Prentice to introduce 'Accountability Act' to restore faith in government
Act will hold government officials to highest standards of behaviour, says Prentice
Premier Jim Prentice has announced he will introduce an "Accountability Act" to the Alberta Legislature when sessions resume in November.
The act will include clear guidelines regarding conflicts of interest for all political staff and senior civil servants, he said.
“I intend to restore the people’s trust in government and I will endeavour to show to Albertans that they deserve our faith and our confidence, and illustrate that we can wisely exercise the authority that has been given to us to work with them to shape this province’s future for our children and for our grandchildren,” Prentice said Wednesday.
“Anyone who wishes to be part of this government going forward, and anyone who wishes to be part of my team, will be held to the highest possible standards of public service.”
Prentice said the motivation behind the act was the many frustrated Albertans he met this summer during his travels as he campaigned for PC leadership.
He said his first step will be to start discussions with the legislative assembly, the official Opposition and the province’s ethics commissioner to draft the Act, which will create the necessary conditions to ensure the highest ethical standards are followed across all levels of government.
“The legislation that will ultimately be introduced in November will result in changes to the Lobbyist Act, the Conflict of Interest Act, to the Public Service Act, to the Financial Administration Act and ultimately to treasury board policies as well.”
“As your premier, I will oversee the implementation of these new rules and I will enforce them with vigour and with discipline.”
An end to conflicts of interest and ‘sweetheart’ deals, says Prentice
The announcement comes one week after Prentice appointed three people to key positions, including two former Conservative MP’s who previously worked with the premier.
Prentice defends the appointments of Rob Merrifield and Jay Hill, saying they are the best people for the jobs. However, NDP leader Brian Mason remains skeptical.
“Openness and transparency go back to Klein, then Stelmach and Redford,” he said. “It’s become a meaningless phrase with this government.”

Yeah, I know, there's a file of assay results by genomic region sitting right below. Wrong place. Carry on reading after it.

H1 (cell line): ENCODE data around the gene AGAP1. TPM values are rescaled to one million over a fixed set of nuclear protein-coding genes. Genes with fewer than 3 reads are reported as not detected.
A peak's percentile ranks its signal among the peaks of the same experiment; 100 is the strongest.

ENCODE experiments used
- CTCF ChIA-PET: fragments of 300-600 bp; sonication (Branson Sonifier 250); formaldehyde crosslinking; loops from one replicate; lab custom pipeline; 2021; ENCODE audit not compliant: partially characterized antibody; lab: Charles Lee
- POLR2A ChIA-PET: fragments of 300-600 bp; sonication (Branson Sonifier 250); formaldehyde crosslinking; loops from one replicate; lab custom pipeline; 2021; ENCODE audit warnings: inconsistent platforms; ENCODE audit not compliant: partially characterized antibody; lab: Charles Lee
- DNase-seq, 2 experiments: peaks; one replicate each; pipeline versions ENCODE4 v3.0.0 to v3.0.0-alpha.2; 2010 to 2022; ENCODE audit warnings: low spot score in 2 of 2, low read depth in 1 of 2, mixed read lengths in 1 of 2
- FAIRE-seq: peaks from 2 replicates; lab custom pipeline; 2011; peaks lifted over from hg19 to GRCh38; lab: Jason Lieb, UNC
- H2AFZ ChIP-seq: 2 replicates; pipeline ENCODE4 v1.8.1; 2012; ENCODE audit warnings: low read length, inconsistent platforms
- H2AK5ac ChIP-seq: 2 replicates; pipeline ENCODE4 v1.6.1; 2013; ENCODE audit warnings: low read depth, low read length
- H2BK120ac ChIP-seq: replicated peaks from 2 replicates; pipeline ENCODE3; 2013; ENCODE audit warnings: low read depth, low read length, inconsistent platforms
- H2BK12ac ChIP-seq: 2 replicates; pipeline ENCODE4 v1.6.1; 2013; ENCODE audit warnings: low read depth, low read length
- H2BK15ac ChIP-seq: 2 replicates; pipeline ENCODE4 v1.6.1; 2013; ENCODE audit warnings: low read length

Prentice also said his government would be working closely with the province's auditor general to monitor spending and savings and a return to consolidated financial reporting.
Report cards on savings will be tabled twice a year in the legislative assembly so that Albertans will be aware of the province’s financial successes, he promised.
“Albertans have a right to know how their government is performing, how it’s measured against the commitments its made during the budgeting process,” he said. They also have a right to know how we are dealing with our various saving accounts.”
Prentice also said work had begun in ending government entitlement, noting "sweetheart" severance packages will no longer be offered. In the past, the generous severance packages have been applied no matter how their employment was terminated, he said. This will now change.
“No one will profit from a job that they have held for just a short period of time.”
In the future, severance packages will only be paid when an employee has been terminated without cause and will be will be consistent with public sector standards, he said.
Prentice also identified three other priorities for his government:
- Extend the cooling off period for elected officials, political staff and senior civil servants
- Eliminate sole-source contracts – all contracts will be through a competitive bid process, or in extreme circumstances, a selection will be made from a pre-qualified vendor list
- Introduce clear rules to enforce the distinction between registered lobbyists and government consultants
Announcement follows week of reversals
When he was sworn in as Alberta's 16th premier on September 16, Prentice said Alberta was "under new management."
In the weeks since, he has shaken up cabinet, announced plans to sell Alberta's controversial fleet of government planes, scrapped the former government's plan to redesign Alberta's licence plates and stopped the closure of Red Deer's Michener Centre.
Prentice said Albertans should expect to see even more staffing changes as he continues his review of existing government roles.
“Going forward, hiring in government will be grounded on merit rather than on political conditions.” he said.
“We need to make sure that the people who are appointed are appointed because they are the Albertan for the job.”
On Tuesday, he announced a review of health care in rural Alberta, saying the focus will be on timely access to health care, an evaluation of specialist services in rural areas and recruiting health professionals.
One decision he will not reverse, however, is the plan to continue construction on former premier Alison Redford's luxury suite in Edmonton.
Prentice said the most cost effective course at this point would be just to continue that plan.
“I don’t think the taxpayers of Alberta want to see any more costs incurred,” he said last week.